US6990660Sep 20, 2001Jan 24, 2006Patchlink CorporationNon-invasive automatic offsite patch fingerprinting and updating system and method
US7111005 *Oct 6, 2000Sep 19, 2006Oracle International CorporationMethod and apparatus for automatic database encryption
US7137143Jul 9, 2001Nov 14, 2006Ingrian Systems Inc.Method and system for caching secure web content
US7152244 *Apr 15, 2003Dec 19, 2006American Online, Inc.Techniques for detecting and preventing unintentional disclosures of sensitive data
US7266699Aug 29, 2002Sep 4, 2007Application Security, Inc.Cryptographic infrastructure for encrypting a database
US7272229Oct 23, 2002Sep 18, 2007Matsushita Electric Industrial Co., Ltd.Digital work protection system, key management apparatus, and user apparatus
US7325129Nov 16, 2000Jan 29, 2008Protegrity CorporationMethod for altering encryption status in a relational database in a continuous process
US7415429 *Dec 22, 2000Aug 19, 2008Invenda CorporationProviding navigation objects for communications over a network
US20020012473Sep 30, 1997Jan 31, 2002Tetsujiro KondoEncoder, decoder, recording medium, encoding method, and decoding method
US20020015497Mar 8, 2001Feb 7, 2002Junichi MaruyamaHub apparatus with copyright protection function
US20020016911Jul 9, 2001Feb 7, 2002Rajeev ChawlaMethod and system for caching secure web content
US20020039420Jun 8, 2001Apr 4, 2002Hovav ShachamMethod and apparatus for batched network security protection server performance
US20020066038Nov 29, 2000May 30, 2002Ulf MattssonMethod and a system for preventing impersonation of a database user
US20020073232Aug 3, 2001Jun 13, 2002Jack HongNon-intrusive multiplexed transaction persistency in secure commerce environments
US20020087884Jun 8, 2001Jul 4, 2002Hovav ShachamMethod and apparatus for enhancing network security protection server performance
US20020100036Sep 20, 2001Jul 25, 2002Patchlink.Com CorporationNon-invasive automatic offsite patch fingerprinting and updating system and method
US20020112167Jan 2, 2002Aug 15, 2002Dan BonehMethod and apparatus for transparent encryption
US20030014650Jul 6, 2001Jan 16, 2003Michael FreedLoad balancing secure sockets layer accelerator
US20030039362Aug 24, 2001Feb 27, 2003Andrea CalifanoMethods for indexing and storing genetic data
US20030046572Aug 29, 2002Mar 6, 2003Newman Aaron CharlesCryptographic infrastructure for encrypting a database
US20030065919Apr 5, 2002Apr 3, 2003Albert Roy DavidMethod and system for identifying a replay attack by an access device to a computer system
US20030097428Oct 26, 2001May 22, 2003Kambiz AfkhamiInternet server appliance platform with flexible integrated suite of server resources and content delivery capabilities supporting continuous data flow demands and bursty demands
US20030101355Dec 28, 2001May 29, 2003Ulf MattssonMethod for intrusion detection in a database system
US20030123671Dec 28, 2001Jul 3, 2003International Business Machines CorporationRelational database management encryption system
US20030156719Feb 21, 2002Aug 21, 2003Cronce Paul A.Delivery of a secure software license for a software product and a toolset for creating the sorftware product
US20030197733May 2, 2003Oct 23, 2003Journee Software CorpDynamic process-based enterprise computing system and method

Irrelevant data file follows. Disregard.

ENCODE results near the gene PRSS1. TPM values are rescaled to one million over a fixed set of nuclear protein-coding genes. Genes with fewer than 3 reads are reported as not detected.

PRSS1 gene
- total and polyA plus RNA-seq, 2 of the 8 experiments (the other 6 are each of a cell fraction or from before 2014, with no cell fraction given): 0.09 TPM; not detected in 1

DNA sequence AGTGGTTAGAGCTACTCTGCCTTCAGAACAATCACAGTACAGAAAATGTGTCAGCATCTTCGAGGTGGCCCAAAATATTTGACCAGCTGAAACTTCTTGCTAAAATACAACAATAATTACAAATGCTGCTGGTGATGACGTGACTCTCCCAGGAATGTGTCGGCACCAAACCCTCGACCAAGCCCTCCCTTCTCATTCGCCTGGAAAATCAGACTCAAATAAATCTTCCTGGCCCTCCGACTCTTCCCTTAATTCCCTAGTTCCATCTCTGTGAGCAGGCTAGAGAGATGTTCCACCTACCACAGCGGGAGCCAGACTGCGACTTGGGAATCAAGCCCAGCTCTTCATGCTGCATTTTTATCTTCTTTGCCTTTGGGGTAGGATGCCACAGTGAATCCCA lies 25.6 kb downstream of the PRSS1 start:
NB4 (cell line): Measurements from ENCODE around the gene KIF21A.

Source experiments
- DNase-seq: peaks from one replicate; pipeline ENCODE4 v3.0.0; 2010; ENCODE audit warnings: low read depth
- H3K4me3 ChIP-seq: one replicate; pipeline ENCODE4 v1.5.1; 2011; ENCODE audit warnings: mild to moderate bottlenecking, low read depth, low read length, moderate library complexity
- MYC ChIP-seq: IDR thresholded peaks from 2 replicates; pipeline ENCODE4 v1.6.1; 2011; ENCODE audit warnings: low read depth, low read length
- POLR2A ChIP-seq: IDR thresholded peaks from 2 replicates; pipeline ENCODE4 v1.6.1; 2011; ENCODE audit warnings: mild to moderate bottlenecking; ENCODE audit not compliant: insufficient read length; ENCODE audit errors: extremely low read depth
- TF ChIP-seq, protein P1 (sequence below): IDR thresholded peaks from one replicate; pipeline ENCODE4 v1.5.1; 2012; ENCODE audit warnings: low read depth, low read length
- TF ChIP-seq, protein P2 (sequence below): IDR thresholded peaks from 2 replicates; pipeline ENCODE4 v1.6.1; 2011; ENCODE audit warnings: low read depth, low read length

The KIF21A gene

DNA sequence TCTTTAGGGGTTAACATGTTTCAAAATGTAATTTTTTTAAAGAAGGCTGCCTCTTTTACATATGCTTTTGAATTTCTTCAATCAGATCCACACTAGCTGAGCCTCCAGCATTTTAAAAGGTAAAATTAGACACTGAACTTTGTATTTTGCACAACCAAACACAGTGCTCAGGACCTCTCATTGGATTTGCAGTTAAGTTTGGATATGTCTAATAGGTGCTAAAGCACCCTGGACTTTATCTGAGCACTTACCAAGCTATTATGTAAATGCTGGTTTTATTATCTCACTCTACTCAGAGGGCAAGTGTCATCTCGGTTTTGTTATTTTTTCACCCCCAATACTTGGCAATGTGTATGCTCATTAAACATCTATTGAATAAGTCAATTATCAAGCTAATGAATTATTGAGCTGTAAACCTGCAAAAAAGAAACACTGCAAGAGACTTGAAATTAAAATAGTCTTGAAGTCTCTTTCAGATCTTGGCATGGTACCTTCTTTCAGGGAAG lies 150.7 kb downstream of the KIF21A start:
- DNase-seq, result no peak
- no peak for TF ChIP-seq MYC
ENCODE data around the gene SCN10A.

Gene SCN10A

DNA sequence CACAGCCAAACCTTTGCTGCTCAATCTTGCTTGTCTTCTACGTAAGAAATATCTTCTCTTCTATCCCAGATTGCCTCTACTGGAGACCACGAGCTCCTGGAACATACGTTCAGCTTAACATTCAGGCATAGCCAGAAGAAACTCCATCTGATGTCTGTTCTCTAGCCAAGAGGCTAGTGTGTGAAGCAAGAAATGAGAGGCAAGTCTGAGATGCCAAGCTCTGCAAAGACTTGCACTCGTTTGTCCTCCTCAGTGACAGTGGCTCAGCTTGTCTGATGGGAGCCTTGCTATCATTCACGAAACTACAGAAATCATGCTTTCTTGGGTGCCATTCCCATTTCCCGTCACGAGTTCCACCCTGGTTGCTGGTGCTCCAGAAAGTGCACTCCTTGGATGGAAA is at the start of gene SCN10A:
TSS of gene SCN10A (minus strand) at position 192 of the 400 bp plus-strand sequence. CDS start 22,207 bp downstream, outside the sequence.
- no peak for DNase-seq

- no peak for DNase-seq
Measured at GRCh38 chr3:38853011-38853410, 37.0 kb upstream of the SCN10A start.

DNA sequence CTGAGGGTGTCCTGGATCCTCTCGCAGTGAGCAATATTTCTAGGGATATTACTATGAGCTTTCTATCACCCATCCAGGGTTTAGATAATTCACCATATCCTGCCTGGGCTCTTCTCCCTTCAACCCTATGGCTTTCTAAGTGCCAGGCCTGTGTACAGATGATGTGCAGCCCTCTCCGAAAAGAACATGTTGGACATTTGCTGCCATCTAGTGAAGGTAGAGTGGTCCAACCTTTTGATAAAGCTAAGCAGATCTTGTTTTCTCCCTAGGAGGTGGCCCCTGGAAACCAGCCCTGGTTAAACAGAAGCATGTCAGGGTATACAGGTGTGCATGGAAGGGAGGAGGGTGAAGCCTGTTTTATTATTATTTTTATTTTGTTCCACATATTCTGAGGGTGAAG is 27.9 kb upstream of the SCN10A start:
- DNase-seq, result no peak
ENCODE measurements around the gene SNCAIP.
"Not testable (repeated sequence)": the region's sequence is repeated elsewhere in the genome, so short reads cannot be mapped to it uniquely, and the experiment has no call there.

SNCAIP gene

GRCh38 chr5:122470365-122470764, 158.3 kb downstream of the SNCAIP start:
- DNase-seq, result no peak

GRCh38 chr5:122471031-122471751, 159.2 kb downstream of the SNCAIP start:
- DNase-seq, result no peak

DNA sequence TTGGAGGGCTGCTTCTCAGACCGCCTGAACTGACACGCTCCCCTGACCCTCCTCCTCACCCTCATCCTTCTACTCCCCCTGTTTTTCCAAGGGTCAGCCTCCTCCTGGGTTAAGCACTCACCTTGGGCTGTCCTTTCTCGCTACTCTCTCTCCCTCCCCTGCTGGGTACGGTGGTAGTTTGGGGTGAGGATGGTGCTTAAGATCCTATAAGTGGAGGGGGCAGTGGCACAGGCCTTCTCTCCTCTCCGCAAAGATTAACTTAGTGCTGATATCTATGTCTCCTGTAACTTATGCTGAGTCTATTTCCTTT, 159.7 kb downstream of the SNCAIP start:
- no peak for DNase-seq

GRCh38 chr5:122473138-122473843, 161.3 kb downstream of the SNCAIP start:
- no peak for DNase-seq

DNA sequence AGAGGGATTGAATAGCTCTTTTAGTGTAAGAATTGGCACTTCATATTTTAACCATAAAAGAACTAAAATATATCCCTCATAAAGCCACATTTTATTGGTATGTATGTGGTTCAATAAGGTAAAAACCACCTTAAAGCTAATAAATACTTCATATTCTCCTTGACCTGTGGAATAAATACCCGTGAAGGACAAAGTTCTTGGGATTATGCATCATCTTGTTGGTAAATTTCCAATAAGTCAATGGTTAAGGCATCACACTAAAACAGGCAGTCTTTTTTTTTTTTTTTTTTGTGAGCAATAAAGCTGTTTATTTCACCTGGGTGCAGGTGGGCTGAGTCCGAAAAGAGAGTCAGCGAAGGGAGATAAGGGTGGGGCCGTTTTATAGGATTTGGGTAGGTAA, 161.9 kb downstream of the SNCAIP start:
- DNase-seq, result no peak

US20030204513Jan 27, 2003Oct 30, 2003Sybase, Inc.System and methodology for providing compact B-Tree
US20040015725Jul 24, 2002Jan 22, 2004Dan BonehClient-side inspection and processing of secure content
US20040255140Jun 17, 2004Dec 16, 2004Permabit, Inc.Data repository and method for promoting network storage of data
US20050004924Apr 27, 2004Jan 6, 2005Adrian BaldwinControl of access to databases
US20060041533May 20, 2004Feb 23, 2006Andrew KoyfmanEncrypted table indexes and searching encrypted tables
US20060149962Jul 11, 2003Jul 6, 2006Ingrian Networks, Inc.Network attached encryption
US20070074047Sep 26, 2005Mar 29, 2007Brian MetzgerKey rotation
US20070079140Sep 26, 2005Apr 5, 2007Brian MetzgerData migration
US20070079386Sep 26, 2005Apr 5, 2007Brian MetzgerTransparent encryption using secure encryption device
EP0946018B1Mar 25, 1999Mar 14, 2007Nippon Telegraph and Telephone CorporationScheme for fast realization of a decryption or an authentication
WO2001003398A2Jun 28, 2000Jan 11, 2001IbmDynamic connection to multiple origin servers in a transcoding proxy
WO2002101605A2Jun 12, 2002Dec 19, 2002Research In Motion LtdSystem and method for compressing secure e-mail for exchange with a mobile data communication device
Non-Patent Citations
Reference
1"Security Protocols Overview (An RSA Data Security Brief)", RSA Data Security, 1999, http://www.comms.scitech.susx.ac.uk/fft/crypto/security- protocols.pdf, pp. 1-4.
2"Security Protocols Overview (An RSA Data Security Brief)", RSA Data Security, 1999, http://www.comms.scitech.susx.ac.uk/fft/crypto/security— protocols.pdf, pp. 1-4.
3Alteon Web Systems: "Networking with the Web in Mind" May 1999, Retrieved from the Internet: URL:http:/www.nortelnetworks.com/products/librarv/collateral/intel-int/webworking-wp.pdf, Retrieved on Mar. 2, 2004; p. 1, pp. 3-7.
4Alteon Web Systems: "The Next Step in Server Loading Balancing" Nov. 1999, Retrieved from the Internet: URL:http:/www.nortelnetworks.com/products/librarv/collateral/intel-int/webworking-wp.pdf, Retrieved on Mar. 2, 2004; pp. 4-11.
5Alteon Web Systems: "Networking with the Web in Mind" May 1999, Retrieved from the Internet: URL:http:/www.nortelnetworks.com/products/librarv/collateral/intel—int/webworking—wp.pdf, Retrieved on Mar. 2, 2004; p. 1, pp. 3-7.
6Alteon Web Systems: "The Next Step in Server Loading Balancing" Nov. 1999, Retrieved from the Internet: URL:http:/www.nortelnetworks.com/products/librarv/collateral/intel—int/webworking—wp.pdf, Retrieved on Mar. 2, 2004; pp. 4-11.